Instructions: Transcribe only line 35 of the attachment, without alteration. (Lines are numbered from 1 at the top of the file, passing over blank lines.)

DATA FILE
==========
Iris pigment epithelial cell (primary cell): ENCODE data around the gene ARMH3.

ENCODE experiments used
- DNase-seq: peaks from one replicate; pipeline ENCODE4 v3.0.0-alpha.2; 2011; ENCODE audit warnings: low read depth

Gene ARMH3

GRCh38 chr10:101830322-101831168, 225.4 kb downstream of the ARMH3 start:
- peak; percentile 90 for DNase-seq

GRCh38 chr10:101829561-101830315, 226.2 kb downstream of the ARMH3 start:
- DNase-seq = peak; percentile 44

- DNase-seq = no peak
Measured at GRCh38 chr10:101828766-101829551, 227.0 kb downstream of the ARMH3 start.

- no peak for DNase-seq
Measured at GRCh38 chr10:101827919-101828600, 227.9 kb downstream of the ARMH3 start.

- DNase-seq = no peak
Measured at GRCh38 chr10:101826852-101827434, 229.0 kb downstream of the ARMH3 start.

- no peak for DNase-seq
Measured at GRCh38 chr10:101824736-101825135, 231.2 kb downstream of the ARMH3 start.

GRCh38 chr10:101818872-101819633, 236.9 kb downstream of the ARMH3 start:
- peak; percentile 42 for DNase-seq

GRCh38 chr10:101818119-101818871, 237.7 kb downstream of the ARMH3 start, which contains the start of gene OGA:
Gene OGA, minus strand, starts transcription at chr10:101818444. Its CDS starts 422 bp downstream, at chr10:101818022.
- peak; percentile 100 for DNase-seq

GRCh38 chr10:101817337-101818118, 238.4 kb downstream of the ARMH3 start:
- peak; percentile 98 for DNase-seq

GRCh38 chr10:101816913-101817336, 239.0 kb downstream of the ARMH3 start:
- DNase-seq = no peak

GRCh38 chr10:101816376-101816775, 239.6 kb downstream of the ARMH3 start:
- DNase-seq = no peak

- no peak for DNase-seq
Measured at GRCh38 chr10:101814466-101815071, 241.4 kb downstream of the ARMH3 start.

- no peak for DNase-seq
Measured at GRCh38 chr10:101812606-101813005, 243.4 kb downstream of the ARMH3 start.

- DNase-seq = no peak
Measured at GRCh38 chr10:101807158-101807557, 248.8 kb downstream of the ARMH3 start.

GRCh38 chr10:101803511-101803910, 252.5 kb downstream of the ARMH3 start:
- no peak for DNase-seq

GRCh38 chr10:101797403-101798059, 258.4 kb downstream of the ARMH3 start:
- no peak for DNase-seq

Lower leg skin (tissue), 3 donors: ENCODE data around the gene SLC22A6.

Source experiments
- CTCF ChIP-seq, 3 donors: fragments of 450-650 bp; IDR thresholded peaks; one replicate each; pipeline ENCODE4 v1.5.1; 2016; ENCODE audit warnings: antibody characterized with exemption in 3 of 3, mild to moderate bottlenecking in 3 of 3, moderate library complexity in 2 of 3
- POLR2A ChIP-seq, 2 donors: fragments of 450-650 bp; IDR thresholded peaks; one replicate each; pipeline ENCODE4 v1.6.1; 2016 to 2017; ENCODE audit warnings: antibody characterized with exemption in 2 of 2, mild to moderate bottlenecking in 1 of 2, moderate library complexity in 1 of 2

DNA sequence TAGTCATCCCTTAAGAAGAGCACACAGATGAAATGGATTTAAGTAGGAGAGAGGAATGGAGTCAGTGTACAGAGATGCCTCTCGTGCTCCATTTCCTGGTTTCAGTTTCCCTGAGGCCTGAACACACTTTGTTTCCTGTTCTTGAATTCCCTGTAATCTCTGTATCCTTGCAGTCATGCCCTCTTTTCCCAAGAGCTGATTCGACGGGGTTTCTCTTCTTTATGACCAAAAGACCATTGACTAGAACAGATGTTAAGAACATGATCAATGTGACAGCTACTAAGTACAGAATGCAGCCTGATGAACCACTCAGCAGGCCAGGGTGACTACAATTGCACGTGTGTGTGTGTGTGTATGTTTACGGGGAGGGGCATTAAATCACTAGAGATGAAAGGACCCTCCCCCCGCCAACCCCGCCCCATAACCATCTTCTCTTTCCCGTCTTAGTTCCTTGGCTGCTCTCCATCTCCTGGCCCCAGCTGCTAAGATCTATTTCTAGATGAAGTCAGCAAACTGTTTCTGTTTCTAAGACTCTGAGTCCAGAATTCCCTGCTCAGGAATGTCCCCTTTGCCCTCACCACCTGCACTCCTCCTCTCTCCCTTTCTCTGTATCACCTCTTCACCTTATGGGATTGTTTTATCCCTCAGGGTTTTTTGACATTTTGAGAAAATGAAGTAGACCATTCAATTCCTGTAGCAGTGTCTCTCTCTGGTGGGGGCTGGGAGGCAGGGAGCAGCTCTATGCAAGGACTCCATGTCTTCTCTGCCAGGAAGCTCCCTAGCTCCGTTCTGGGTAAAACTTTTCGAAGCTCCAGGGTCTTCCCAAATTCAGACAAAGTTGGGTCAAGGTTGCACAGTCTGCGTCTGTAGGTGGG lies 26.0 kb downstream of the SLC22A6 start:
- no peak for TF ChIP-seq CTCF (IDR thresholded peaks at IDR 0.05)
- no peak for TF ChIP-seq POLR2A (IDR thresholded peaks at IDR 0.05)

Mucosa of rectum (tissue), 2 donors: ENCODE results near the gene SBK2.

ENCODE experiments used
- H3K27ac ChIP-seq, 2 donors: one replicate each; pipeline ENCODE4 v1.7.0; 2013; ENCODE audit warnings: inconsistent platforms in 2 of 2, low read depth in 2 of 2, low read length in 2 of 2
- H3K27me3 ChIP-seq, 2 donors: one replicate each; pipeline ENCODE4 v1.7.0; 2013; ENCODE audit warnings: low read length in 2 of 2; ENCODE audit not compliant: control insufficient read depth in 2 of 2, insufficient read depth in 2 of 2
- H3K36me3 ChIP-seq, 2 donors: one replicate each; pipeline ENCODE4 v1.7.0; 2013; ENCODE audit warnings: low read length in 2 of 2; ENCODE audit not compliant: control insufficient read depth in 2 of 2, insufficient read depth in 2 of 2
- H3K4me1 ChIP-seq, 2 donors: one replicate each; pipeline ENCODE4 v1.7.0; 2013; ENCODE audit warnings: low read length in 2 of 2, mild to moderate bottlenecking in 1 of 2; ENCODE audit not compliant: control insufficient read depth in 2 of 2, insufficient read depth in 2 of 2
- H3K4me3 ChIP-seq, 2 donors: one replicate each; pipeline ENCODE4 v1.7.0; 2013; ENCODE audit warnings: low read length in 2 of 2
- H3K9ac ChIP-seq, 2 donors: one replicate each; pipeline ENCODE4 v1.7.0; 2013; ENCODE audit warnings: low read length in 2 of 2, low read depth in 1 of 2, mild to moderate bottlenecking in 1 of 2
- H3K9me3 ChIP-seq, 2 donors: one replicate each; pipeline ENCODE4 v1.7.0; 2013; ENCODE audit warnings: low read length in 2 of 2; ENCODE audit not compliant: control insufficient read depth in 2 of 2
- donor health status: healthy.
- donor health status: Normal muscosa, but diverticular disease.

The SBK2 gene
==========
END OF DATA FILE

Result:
- no peak for DNase-seq